Household Records Retention Guidelines

Files

My office had a company-wide clean up event last week. This is important because I love to sort stuff, so it’s like Disneyland in the office for me! But I’ve also discovered, while I am very organized I don’t really like getting rid of things (see last week’s post). As part of this work exercise, I’ve realized that I really need to sort through my papers at home too.
So, I’ve tried to gather some information to create household records retention guidelines for personal and household papers to help with sorting and purging files. Have any more to add? Please add to this list in the comments!

Well before I start, I want to highly recommend scanning important documents. For some things you definitely need the original (social security card), but for most others an e-copy is just fine. Plus it takes up no physical space, and you can always put it on a flash drive and keep your documents in a safe deposit box if you’re worried about someone accessing them. Ok, here we go…

Paperwork

Bank Statements – Shred! If you are buying or refinancing a house, they may ask for up to 3 months of bank statements. These can be either printed from your online banking account or the bank itself should be able to provide them. THERE IS NO REASON TO KEEP THESE! (This internet yell is mostly for me!)

Bills – Keep 3 months, to be able to prove residency status (driver’s license, voter registration, library card, etc). Utility companies can reproduce bills if necessary.

Credit Card Statements – Generally this is available online. However, it’s a good idea to keep 3 months of statements so you can verify your account status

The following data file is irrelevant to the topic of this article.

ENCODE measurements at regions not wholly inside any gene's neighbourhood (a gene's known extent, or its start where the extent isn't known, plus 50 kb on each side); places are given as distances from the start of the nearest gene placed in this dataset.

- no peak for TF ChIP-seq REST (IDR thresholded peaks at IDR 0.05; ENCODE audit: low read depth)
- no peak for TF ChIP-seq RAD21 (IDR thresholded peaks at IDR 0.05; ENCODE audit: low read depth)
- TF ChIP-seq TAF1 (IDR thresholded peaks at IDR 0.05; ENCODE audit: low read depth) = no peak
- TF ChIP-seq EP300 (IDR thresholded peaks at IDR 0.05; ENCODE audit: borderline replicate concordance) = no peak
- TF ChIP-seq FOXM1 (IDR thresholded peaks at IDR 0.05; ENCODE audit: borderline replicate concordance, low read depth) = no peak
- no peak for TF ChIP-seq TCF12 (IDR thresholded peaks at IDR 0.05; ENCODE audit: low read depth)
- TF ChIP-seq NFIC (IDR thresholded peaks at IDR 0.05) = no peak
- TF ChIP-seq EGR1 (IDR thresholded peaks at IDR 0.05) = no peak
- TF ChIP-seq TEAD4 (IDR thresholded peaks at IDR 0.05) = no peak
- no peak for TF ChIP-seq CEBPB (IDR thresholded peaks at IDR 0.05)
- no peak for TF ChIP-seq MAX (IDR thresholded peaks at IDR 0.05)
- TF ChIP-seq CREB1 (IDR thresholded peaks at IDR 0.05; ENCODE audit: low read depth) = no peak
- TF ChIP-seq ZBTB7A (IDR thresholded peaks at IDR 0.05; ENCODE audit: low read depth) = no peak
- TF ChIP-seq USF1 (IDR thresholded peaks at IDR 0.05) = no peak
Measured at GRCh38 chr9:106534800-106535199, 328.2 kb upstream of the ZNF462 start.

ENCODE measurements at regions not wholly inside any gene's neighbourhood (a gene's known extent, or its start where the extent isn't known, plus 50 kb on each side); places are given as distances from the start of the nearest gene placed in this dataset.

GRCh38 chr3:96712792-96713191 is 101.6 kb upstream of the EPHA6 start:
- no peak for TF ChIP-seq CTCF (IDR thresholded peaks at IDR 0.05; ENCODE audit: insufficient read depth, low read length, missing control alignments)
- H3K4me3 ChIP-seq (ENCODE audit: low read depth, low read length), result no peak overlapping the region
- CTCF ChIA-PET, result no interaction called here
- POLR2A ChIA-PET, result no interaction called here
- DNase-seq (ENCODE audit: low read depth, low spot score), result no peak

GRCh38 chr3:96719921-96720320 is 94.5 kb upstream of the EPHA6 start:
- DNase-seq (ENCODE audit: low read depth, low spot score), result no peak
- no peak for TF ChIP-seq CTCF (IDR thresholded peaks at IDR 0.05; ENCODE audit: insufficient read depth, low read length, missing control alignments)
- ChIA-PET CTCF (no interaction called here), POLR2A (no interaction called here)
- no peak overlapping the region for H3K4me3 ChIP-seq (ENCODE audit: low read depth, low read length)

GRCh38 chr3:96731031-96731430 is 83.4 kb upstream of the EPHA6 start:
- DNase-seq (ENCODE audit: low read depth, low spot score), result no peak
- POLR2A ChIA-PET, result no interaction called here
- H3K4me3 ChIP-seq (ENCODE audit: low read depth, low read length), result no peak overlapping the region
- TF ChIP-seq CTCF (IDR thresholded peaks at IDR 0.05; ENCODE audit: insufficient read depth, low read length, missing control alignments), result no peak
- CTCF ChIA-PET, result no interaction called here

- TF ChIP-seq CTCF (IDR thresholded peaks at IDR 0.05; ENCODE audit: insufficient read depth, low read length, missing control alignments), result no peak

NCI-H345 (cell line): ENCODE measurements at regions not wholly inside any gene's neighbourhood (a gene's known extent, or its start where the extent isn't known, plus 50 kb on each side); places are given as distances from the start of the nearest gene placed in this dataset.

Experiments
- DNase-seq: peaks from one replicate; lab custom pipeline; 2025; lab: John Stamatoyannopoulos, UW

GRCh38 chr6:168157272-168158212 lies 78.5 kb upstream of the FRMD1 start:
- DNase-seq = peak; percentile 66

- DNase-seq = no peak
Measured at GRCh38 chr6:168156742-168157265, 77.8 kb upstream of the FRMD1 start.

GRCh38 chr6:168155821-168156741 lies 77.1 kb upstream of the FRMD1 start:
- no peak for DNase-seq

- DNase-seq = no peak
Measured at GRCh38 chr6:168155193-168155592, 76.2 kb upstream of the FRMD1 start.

Financial Documents (investments) – Don’t keep unless you plan to act on the information. Again, keep tax-related stuff, but chuck the board of  directors vote card you never sent in.

Home Repairs – At least 7 years, or until property is sold. I keep records in a notebook on Evernote.

Instruction Manuals – As long as you own the item. Attach warranty information to manual so it stays together.

Insurance Policies (auto, home) – Minimum 5 years. However, it may be  recommended to keep as long as the statue of limitations (in case of late claims)

Insurance Policies (disability, life, umbrella, medical) – As long as policy is in effect, plus three years.

Medical Insurance Bills – 5 years from date of service rendered (7 years if expenses are tax-related)

Medical Records – Keep until you are no longer being treated for the condition. Do you need to keep record of when you had the flu in 1998?  No. But if you have a reoccurring or chronic condition, keep everything related to that. Keep immunization records indefinitely.

  • It’s good to create a personal health record for each member of the family with contact information for doctors, medical history, immunizations, prescriptions, and allergies. That way everything is easy to access.

Mortgage Documents – Many of these records are in county records. However, still keep everything until the mortgage is paid off (plus a couple years to be safe) and you have a received a satisfaction of mortgage

Paycheck stubs – Again, if you are buying or refinancing a house the bank may ask for up to 12-months of paycheck stubs. My company uses PeopleSoft, so I can log in at any time and see (and print) any of my paychecks for my tenure at the company. If you have access to something like this, shred your pay stubs as soon as you get them. Otherwise, I would keep for 1 year, check against your W2, and then shred.

Receipts – for everyday purchases, toss after checking your bank account to make sure you were charged correctly. For tax related purchases, keep for 7 years.

Taxes – It’s generally accepted to keep tax returns for 7 years. Although IRS has only 3 years from the date you filed your return to audit you (you must have all the back up documentation too)

Vehicle Records – As long as you own the vehicle, plus 1 year after sale

Vital Records (birth certificates, adoption papers) – Keep permanently

Warranties – life or warranty of item.

 

 

 

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